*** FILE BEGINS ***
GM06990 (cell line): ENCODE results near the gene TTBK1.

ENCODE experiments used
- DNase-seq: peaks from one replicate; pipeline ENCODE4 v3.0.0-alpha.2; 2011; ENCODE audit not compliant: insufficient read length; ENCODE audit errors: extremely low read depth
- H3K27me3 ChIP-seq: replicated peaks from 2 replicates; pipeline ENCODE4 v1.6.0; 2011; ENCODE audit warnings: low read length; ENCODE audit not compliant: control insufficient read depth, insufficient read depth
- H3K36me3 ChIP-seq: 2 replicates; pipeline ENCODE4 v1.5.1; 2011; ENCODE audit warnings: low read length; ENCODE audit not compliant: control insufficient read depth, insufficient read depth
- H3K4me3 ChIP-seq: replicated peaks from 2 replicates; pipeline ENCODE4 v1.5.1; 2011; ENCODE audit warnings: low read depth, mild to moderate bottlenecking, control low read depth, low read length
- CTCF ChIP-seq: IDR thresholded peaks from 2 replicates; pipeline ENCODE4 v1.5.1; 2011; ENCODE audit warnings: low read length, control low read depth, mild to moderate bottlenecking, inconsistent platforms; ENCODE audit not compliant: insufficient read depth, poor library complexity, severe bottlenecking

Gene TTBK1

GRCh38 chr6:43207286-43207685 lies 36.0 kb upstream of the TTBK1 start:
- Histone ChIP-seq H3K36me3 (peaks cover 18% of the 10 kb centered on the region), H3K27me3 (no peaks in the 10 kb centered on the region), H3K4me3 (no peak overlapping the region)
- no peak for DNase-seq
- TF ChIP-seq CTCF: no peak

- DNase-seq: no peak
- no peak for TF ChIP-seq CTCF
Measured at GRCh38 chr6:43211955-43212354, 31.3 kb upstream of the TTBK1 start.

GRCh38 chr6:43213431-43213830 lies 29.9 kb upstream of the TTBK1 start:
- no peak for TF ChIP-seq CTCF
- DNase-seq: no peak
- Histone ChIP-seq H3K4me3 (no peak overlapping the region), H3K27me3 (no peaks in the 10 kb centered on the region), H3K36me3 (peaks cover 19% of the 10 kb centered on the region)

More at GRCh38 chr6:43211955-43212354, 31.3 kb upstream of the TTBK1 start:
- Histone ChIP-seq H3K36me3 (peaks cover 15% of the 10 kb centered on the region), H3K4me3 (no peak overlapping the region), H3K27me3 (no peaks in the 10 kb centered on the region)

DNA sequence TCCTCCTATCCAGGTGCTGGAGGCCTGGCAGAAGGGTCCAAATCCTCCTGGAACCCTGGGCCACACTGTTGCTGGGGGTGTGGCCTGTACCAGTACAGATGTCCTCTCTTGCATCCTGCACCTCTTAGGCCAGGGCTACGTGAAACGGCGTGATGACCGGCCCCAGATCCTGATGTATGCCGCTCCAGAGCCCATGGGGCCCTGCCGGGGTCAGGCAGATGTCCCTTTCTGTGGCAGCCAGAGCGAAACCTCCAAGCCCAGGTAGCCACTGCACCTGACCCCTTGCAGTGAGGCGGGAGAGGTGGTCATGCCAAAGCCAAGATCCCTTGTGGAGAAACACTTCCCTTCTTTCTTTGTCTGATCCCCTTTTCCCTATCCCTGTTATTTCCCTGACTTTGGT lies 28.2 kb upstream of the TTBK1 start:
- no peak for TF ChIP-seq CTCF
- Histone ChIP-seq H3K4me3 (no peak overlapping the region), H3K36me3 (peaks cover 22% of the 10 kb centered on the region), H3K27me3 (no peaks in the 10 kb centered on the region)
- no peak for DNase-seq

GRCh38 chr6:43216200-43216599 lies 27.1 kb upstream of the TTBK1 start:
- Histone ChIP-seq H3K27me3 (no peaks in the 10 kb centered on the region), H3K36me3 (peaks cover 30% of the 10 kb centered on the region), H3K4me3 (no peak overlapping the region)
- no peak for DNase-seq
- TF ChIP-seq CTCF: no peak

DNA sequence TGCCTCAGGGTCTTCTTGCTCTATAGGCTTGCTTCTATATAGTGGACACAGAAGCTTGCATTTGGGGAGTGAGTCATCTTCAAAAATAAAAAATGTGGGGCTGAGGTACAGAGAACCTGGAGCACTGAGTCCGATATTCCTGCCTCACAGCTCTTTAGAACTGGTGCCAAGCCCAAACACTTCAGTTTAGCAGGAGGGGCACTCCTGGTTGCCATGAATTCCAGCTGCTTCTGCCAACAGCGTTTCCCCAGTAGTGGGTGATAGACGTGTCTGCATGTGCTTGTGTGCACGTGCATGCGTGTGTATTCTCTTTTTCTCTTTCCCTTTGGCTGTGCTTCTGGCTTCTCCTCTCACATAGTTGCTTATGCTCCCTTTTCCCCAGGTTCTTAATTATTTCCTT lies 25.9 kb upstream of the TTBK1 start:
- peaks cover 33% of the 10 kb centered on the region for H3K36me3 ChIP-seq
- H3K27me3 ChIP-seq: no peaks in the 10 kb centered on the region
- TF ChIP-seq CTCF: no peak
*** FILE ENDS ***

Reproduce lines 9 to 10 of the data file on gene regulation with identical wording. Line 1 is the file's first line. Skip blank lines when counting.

GRCh38 chr6:43207286-43207685 lies 36.0 kb upstream of the TTBK1 start:
- Histone ChIP-seq H3K36me3 (peaks cover 18% of the 10 kb centered on the region), H3K27me3 (no peaks in the 10 kb centered on the region), H3K4me3 (no peak overlapping the region)